Across the nation, local Education Innovation Clusters (EdClusters) have formed in order to nurture breakthrough learning tools, technologies, and practices; implement these innovations in learning environments; and iterate rapidly based on best available insights. By bringing together educators, entrepreneurs, researchers, funders, and other community stakeholders, EdClusters have an opportunity to accelerate the pace of innovations that support transformative teaching and learning.

So how do these networks come together? What makes these ecosystems work? Each region is unique, with its own goals, partnerships, and programs. But from our work over the past couple years, we’ve distilled four key elements that make an effective EdCluster.

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First, and most importantly, as you’ll hear from EdCluster leaders in the video below, is strong stakeholder engagement. Successful clusters are those that bring together a range of voices — paying special attention to those voices that aren’t always included — around a shared vision for innovative learning in their community. When the eduvateRI cluster was building their network in Rhode Island, their philosophy was “the more the merrier,” explains Dana Borrelli-Murray, executive director of the Highlander Institute in Providence, Rhode Island. The key is to ensure this diverse participation is aligned around impact and local needs.

Malliron Hodge is the Community Manager for 4.0 Schools in New Orleans, Louisiana. When it comes to building impactful partnerships and programs for the community, she says, “It’s all about finding out what the user wants first and then moving forward from that instead of making assumptions about what the users want and then creating that.”

Second on our list for what makes an effective EdCluster network is supportive infrastructure. Some regions have formal partnerships, others collaborate informally. Different governance models — from non-profits to consortiums, fiscally-sponsored initiatives to voluntary associations — fit the needs and goals of different regions. Successful EdClusters also clearly define a harbormaster — the local convener or steward of an EdCluster. It’s the organization or individual(s) with primary responsibility for pulling together, catalyzing, and coordinating the activities of the various organizations within the cluster.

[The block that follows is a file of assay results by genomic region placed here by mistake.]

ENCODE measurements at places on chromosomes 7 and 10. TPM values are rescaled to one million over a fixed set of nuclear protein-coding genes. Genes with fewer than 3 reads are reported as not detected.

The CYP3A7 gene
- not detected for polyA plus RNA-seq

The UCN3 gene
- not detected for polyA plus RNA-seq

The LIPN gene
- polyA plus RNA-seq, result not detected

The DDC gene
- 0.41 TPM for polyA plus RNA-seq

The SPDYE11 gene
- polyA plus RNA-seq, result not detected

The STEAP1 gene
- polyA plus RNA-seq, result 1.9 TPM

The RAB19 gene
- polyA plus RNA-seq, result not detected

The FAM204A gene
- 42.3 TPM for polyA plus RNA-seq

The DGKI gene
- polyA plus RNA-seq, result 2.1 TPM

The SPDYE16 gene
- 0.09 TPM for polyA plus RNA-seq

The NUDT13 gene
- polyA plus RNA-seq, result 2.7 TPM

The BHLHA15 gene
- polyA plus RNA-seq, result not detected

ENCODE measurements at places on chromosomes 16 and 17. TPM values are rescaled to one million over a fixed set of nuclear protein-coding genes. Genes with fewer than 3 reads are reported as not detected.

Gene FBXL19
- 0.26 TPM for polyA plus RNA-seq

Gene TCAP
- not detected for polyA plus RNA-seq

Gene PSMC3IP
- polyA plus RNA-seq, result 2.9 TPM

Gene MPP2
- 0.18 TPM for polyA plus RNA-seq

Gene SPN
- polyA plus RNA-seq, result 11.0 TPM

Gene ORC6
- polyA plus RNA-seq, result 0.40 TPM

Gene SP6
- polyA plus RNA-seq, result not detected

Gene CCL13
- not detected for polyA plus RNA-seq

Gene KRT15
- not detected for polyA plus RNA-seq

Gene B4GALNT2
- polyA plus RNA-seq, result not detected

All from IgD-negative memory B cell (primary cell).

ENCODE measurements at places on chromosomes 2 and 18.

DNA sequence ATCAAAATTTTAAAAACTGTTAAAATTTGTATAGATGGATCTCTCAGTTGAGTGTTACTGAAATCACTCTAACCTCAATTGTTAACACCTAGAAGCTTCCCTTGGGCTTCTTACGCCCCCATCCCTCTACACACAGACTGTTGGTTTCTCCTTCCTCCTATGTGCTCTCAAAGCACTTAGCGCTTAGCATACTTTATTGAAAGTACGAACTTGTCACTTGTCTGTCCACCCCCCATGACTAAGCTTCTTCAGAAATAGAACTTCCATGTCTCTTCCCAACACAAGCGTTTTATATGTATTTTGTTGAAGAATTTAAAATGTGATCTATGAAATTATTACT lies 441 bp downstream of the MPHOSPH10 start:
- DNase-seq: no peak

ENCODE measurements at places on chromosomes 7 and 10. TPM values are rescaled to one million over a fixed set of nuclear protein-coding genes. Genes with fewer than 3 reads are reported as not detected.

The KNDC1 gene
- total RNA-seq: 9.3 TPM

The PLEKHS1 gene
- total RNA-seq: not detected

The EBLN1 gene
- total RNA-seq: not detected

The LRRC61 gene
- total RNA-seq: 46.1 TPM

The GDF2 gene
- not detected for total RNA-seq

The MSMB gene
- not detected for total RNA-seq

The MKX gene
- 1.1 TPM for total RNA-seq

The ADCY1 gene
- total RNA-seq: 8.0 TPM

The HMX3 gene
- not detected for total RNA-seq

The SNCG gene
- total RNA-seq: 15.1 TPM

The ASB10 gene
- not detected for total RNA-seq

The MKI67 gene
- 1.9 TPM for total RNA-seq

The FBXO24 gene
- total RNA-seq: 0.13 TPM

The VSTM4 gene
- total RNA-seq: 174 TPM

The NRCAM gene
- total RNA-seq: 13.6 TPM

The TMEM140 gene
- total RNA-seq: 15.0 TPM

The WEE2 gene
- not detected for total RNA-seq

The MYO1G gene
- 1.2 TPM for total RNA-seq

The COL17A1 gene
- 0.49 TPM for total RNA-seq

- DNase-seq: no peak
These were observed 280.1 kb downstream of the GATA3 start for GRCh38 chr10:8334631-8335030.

Third, effective EdClusters use compelling communications — both within the network and to engage new partners to support their work. Strong EdClusters leverage a range of storytelling content and tactics tailored to reach varied audiences. They ask: What are our successes? What is our impact? How will we share it with our community? What will we ask them to do?

edclusterpullFinally, successful EdClusters are those that have sustainable operations. They do this by building funding and operational models that leverage a range of assets, resources, and human capital. Some clusters have direct philanthropic funding to support their network infrastructure. Others leverage traditional grant or public funding to bring multiple partners together around a particular initiative. Still others function well with partners who offer in-kind contributions of their time and resources. In others, a harbormaster organization will take on the responsibility for sustaining the resources required for much of the EdCluster activities.

What’s true of strong Education Innovation Clusters across the board, however, is that they are paying attention to these four elements, starting with stakeholder engagement. Sunanna Chand, of Pittsburgh’s Remake Learning Council (a blue-ribbon council that serves alongside The Sprout Fund as the harbormaster of the region’s Remake Learning Network) explains the effort involved in that work: “It takes a lot of community organizing. It takes a lot of on the ground, hard, not always sexy work, to get a lot of diverse stakeholders involved.”

But the rewards of these partnerships are clear. Pittsburgh’s Remake Learning Network now includes more than 250 organizations collaborating to accelerate next-generation learning across southwestern Pennsylvania.

For more information about or resources on Education Innovation Clusters, email clusters@digitalpromise.org.


About Cricket Fuller

Cricket Fuller is the Project Director for the Education Innovation Clusters initiative at Digital Promise. You can find her on Twitter at @CricketFuller.

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